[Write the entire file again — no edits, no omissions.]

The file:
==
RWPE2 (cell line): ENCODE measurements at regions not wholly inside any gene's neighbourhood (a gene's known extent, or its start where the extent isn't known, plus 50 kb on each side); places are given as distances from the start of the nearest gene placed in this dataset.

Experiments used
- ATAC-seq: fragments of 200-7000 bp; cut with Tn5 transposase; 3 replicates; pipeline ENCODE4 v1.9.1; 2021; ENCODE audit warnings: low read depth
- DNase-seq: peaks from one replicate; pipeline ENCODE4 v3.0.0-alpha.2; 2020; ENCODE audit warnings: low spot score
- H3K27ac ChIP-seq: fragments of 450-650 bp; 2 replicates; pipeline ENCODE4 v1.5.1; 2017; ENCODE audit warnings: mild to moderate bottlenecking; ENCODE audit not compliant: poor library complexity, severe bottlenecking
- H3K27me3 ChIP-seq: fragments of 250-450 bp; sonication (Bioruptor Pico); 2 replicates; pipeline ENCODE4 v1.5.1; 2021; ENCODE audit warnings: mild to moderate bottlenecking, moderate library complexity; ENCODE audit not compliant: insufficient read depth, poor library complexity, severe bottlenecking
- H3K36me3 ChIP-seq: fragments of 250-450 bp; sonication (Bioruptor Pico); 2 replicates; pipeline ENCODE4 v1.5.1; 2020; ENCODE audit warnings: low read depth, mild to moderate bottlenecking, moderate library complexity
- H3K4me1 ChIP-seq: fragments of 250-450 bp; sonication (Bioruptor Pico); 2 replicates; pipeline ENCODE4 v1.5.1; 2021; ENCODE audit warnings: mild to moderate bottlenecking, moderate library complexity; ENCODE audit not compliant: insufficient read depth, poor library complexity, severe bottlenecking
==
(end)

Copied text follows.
RWPE2 (cell line): ENCODE measurements at regions not wholly inside any gene's neighbourhood (a gene's known extent, or its start where the extent isn't known, plus 50 kb on each side); places are given as distances from the start of the nearest gene placed in this dataset.

Experiments used
- ATAC-seq: fragments of 200-7000 bp; cut with Tn5 transposase; 3 replicates; pipeline ENCODE4 v1.9.1; 2021; ENCODE audit warnings: low read depth
- DNase-seq: peaks from one replicate; pipeline ENCODE4 v3.0.0-alpha.2; 2020; ENCODE audit warnings: low spot score
- H3K27ac ChIP-seq: fragments of 450-650 bp; 2 replicates; pipeline ENCODE4 v1.5.1; 2017; ENCODE audit warnings: mild to moderate bottlenecking; ENCODE audit not compliant: poor library complexity, severe bottlenecking
- H3K27me3 ChIP-seq: fragments of 250-450 bp; sonication (Bioruptor Pico); 2 replicates; pipeline ENCODE4 v1.5.1; 2021; ENCODE audit warnings: mild to moderate bottlenecking, moderate library complexity; ENCODE audit not compliant: insufficient read depth, poor library complexity, severe bottlenecking
- H3K36me3 ChIP-seq: fragments of 250-450 bp; sonication (Bioruptor Pico); 2 replicates; pipeline ENCODE4 v1.5.1; 2020; ENCODE audit warnings: low read depth, mild to moderate bottlenecking, moderate library complexity
- H3K4me1 ChIP-seq: fragments of 250-450 bp; sonication (Bioruptor Pico); 2 replicates; pipeline ENCODE4 v1.5.1; 2021; ENCODE audit warnings: mild to moderate bottlenecking, moderate library complexity; ENCODE audit not compliant: insufficient read depth, poor library complexity, severe bottlenecking